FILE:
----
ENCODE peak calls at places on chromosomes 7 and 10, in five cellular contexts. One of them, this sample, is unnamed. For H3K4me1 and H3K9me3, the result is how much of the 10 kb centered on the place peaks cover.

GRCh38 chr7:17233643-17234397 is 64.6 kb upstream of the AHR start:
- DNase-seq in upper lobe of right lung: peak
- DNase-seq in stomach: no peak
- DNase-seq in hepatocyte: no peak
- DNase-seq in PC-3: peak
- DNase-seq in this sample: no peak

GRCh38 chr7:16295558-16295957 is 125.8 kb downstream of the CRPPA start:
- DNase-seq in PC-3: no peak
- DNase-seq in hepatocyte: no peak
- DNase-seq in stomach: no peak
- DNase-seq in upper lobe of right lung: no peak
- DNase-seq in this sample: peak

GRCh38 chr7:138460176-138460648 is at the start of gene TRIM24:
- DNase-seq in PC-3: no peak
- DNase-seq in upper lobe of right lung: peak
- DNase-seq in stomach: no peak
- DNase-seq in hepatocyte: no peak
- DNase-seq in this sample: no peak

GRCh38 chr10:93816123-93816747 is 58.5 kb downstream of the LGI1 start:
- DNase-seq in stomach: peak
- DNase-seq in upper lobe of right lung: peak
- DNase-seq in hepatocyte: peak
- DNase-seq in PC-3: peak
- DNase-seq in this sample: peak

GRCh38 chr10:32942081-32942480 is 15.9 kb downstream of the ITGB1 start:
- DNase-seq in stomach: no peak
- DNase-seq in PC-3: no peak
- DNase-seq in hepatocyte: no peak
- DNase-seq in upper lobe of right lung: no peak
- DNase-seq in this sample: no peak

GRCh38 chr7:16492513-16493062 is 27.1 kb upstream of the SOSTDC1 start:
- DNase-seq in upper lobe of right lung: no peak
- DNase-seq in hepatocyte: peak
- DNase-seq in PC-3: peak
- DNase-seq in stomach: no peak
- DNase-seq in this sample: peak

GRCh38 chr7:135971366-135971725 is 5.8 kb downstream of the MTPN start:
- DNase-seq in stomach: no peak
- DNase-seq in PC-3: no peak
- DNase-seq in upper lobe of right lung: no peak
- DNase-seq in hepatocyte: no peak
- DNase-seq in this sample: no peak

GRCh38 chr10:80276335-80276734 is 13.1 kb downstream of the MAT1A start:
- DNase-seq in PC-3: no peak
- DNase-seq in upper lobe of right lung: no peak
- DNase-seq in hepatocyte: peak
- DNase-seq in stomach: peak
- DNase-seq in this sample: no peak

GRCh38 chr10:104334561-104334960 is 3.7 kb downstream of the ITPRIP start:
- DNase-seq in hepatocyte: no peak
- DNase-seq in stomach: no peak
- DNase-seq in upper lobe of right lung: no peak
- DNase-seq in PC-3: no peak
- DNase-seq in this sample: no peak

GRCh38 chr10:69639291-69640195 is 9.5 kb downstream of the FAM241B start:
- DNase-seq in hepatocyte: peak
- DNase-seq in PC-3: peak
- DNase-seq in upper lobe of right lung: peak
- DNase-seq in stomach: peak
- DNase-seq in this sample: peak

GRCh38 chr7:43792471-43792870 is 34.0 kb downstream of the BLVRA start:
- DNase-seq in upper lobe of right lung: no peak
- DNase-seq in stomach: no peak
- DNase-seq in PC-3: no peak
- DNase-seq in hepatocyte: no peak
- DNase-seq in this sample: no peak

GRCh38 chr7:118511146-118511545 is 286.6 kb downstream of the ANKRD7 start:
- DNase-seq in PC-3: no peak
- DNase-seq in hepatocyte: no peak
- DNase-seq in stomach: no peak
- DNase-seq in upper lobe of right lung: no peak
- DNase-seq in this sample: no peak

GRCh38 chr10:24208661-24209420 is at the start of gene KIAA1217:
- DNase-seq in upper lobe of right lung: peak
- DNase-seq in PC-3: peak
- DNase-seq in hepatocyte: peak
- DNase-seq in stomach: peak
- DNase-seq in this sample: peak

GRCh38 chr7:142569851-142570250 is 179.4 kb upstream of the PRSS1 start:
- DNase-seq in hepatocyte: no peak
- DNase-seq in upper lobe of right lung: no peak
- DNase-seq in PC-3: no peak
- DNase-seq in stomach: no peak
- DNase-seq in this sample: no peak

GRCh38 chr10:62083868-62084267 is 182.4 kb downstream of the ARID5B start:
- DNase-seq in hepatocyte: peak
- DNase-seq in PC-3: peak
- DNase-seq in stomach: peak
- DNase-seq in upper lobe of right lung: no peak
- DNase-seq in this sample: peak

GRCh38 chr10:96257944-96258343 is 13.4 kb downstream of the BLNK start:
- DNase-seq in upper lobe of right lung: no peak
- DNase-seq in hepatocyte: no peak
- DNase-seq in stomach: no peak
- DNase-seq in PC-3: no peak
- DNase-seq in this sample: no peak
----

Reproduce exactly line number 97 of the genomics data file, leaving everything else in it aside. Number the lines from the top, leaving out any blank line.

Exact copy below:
- DNase-seq in this sample: no peak